The European Space Agency proposes to build a solar power satellite, not a new idea. NASA looked at the concept over twenty years ago and did nothing. Too bad. The satellite would generate solar power with huge panels, and beam the power back to earth as microwaves. Each satellite would equal a utility scale power plant. If started now the demo project might be ready for operation by 2040.
In the United Kingdom, Rolls Royce plans to develop modular nuclear power plants. Rolls Royce predicts 2030 for the first unit. American reactor developers have similar ideas. NuScale targets 2030 as the operating date for its first commercial reactor. Massive utility scale solar and wind projects, the renewable equivalents of a power station, may take five or more years from conception to completion, much of the time fighting over permits.
So, what’s the point? It always took years to put up a power station. Yes, but until recently, the customer had no choice but to wait. Nowadays customers and independent power producers are often the same and some of their solutions may make more sense than the grid’s. An Australian power company concluded that it could better serve rural customers by installing distributed energy resources (small generators, batteries and solar panels) rather than keeping its most rural customers connected to the grid via transmission lines serving only a few customers per mile. A major natural gas distributor on the Delmarva Peninsula proposes to build small power stations fueled by chicken manure, and says the area’s chicken population could support another 15 or so stations. It doesn’t take long to build these types of generators, either.
Okay, not many potential electricity customers live in the Australian Outback or near chicken farms. But combined solar and battery in buildings, however, can be placed into service relatively quickly, too. We suspect, also, that research and development work on small-scale production of hydrogen to power fuel cells for electricity could come to fruition sooner than even modular nukes or the space satellite. Related: The EU Is Set To Strengthen Its Emission Reduction Targets
Interestingly a solar satellite, modular nukes and large scale renewables projects have one characteristic in common—they all need connection to the grid to reach customers. This means the grid, when these assets are expected to come on line, in 2030-2040, not now. In the meantime, much promising generation technology seems focused on small-scale or distributed resources which are likely to chip away at the grid’s monopoly on transmission and distribution. Well-to-do residential electric customers (along with commercial and industrial power users) disappointed by increasing grid failures from hurricanes, wildfires, and the like have increasing incentives to simply cut the cord so to speak, and leave the grid as self generation becomes increasingly economical. The problem is that the power grid, even though it’s a monopoly, has to furnish electricity at least as reliably and economically as the newly emerging alternatives. And that’s the problem. They can’t. Distributed power systems appear to be more resilient or less fragile than the legacy grid because electricity is generated and consumed at the same location—no need to use the utility’s generation, extensive transmission network, or distribution assets except perhaps for excess power sales back into the grid. One somewhat similar business analogy is the cable TV market and its deterioration. Customers suddenly presented with alternatives to an unresponsive monopoly will likely flock to the new offering.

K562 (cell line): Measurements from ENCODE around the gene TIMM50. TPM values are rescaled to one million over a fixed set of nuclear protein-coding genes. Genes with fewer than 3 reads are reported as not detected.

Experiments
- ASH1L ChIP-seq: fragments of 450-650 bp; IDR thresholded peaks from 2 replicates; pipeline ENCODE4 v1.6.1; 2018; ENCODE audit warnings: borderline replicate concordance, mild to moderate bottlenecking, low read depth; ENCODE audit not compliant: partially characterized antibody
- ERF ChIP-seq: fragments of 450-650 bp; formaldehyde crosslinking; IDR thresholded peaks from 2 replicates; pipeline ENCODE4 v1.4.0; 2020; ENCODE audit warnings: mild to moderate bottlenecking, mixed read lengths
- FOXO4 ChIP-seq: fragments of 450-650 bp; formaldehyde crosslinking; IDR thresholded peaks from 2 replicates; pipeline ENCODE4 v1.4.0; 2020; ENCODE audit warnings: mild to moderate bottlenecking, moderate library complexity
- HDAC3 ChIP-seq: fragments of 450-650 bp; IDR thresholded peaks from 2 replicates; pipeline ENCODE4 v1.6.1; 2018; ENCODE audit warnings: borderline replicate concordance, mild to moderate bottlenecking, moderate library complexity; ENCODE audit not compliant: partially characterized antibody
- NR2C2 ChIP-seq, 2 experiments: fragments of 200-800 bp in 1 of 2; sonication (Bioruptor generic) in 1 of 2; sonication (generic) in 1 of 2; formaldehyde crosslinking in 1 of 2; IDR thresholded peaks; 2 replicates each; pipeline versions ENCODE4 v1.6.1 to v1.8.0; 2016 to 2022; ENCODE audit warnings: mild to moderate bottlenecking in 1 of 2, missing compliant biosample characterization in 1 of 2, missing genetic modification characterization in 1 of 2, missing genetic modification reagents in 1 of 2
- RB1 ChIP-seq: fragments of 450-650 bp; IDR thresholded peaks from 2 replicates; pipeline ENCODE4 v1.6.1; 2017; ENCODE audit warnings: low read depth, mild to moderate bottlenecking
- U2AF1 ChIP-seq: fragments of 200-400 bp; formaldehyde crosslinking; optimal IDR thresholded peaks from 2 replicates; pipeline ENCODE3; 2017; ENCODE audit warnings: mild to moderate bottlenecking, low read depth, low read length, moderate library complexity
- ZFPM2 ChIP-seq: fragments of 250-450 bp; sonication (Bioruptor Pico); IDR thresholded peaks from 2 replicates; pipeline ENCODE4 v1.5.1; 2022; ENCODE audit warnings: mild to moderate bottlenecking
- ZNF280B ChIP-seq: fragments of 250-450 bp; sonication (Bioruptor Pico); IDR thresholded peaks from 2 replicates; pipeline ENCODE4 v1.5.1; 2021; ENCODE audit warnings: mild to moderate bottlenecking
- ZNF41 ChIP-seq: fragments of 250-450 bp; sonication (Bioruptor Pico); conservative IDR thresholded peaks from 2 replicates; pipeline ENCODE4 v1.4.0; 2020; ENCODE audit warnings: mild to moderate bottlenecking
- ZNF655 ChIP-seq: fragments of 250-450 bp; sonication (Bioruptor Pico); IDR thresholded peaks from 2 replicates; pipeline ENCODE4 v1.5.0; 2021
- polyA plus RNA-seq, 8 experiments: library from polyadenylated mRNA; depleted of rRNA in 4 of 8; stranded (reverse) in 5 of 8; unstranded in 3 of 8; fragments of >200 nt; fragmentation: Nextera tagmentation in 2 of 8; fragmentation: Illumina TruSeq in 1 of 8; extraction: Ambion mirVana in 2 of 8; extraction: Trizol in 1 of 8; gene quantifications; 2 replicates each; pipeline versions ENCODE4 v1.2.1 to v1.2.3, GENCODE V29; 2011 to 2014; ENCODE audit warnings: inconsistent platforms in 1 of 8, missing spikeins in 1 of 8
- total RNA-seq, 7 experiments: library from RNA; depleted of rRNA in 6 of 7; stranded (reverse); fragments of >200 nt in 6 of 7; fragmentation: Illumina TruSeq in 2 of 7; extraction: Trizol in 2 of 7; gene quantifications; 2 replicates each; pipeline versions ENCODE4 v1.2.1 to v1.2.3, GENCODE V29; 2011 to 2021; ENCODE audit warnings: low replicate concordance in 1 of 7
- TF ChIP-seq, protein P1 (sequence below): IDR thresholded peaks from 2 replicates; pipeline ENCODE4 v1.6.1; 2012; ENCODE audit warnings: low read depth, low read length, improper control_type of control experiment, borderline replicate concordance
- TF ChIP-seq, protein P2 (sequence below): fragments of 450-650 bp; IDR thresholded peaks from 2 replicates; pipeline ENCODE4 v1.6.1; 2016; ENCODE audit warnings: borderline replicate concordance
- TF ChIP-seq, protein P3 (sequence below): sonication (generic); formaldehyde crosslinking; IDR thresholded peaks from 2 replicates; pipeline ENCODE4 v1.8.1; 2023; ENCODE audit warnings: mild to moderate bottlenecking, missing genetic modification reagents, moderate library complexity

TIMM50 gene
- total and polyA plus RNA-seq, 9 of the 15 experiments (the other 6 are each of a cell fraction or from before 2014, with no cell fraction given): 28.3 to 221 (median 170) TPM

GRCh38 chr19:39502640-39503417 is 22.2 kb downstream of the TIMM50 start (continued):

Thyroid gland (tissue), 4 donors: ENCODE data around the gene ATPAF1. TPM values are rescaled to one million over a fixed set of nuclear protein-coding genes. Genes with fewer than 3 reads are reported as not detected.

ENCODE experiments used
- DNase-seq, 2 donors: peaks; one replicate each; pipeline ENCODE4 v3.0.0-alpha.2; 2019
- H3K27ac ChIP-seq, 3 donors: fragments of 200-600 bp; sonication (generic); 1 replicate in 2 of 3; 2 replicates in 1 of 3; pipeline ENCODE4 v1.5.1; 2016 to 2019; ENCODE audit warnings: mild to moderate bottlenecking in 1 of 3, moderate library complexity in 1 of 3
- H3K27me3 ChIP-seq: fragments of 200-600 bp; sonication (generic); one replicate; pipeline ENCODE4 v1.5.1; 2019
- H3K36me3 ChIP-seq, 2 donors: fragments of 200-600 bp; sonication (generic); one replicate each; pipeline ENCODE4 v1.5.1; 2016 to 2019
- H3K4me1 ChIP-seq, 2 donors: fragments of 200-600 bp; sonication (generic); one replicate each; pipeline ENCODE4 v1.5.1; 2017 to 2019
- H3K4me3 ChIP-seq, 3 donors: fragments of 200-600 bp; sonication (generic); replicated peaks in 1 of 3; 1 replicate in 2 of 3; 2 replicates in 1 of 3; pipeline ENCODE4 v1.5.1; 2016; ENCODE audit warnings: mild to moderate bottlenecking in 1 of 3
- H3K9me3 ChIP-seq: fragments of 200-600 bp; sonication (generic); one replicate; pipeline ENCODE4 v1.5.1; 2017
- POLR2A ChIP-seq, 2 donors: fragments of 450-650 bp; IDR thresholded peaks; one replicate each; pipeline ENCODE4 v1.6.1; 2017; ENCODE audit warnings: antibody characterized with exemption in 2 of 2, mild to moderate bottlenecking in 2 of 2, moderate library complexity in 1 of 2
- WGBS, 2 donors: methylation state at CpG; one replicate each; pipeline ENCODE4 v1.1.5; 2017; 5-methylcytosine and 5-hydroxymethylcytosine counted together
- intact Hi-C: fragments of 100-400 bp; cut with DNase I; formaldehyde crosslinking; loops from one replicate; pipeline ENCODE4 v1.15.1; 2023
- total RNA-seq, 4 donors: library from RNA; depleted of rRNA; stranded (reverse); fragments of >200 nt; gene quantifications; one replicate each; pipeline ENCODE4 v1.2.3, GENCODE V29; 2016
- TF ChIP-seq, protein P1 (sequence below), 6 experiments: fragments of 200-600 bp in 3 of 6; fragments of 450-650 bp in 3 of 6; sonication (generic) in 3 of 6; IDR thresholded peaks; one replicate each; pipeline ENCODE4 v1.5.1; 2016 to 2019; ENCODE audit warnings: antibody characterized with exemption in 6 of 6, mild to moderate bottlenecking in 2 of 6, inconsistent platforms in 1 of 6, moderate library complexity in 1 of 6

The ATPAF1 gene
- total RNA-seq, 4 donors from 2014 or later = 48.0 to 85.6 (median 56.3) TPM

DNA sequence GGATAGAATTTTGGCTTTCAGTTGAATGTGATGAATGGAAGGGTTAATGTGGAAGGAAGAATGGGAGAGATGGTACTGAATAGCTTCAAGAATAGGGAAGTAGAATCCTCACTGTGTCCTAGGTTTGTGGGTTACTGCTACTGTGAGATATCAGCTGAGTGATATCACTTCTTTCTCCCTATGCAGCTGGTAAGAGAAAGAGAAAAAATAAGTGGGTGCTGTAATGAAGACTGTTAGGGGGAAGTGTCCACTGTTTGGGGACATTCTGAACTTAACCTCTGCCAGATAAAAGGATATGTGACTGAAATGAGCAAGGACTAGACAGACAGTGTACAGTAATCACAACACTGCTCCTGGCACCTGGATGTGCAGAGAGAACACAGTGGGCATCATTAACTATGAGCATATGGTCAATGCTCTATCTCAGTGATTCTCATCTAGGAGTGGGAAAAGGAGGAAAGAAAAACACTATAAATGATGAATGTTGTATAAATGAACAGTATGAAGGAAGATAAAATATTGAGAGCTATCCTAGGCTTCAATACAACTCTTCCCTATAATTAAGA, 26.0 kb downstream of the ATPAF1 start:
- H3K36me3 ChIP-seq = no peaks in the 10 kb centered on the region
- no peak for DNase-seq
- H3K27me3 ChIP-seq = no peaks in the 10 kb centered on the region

One might ask, “Don’t investor owned utilities that own and control the electricity grid have a strategy to develop new products and services that will keep their formerly captive customers connected?” By way of an answer, the US electricity industry spends 0.1% (yes, the decimal point is in the right place) of revenues on research, technology and development. Of that minuscule amount 40% is dedicated to engineering advice for currently operating nuclear facilities. If these numbers represent industry potential for innovation we would not bet that the US electricity industry will be at the forefront of an increasingly electrified economy. At best the utility industry is likely to either respond slowly or reactively to the proliferation of non grid power alternatives, especially if they are not perceived as an imminent threat to revenues.
If increasing numbers of customers leave their utility for better reliability at comparable prices, could our current electricity grid evolve into a simple supplier of last resort? This could mean an obligation to serve customers who have no other choice because they do not have the capital to invest in distributed resources like the wealthy and commercial customers. If this dichotomy evolves, legacy utility power generation vs increasing low cost distributed resources — what financially motivated organization could ever commit to buy the power from new, high cost, carbon-free central station power generation that might come into service in 2030-2040? Are they hoping for electric vehicle owners? Maybe, but they too simply want a charge and should not care where the power comes from.
So here is the bottom line. If policy makers (and that ultimately means the government) believe that new, central station energy resources should play an important role in decarbonization they will have to start thinking on a system basis. This means policies to assure that a strong grid remains in place to utilize the new resources. However, because actual profitability may be increasingly difficult to realize, those policies might well include government ownership.
By Leonard Hyman and William Tilles for Oilprice.com
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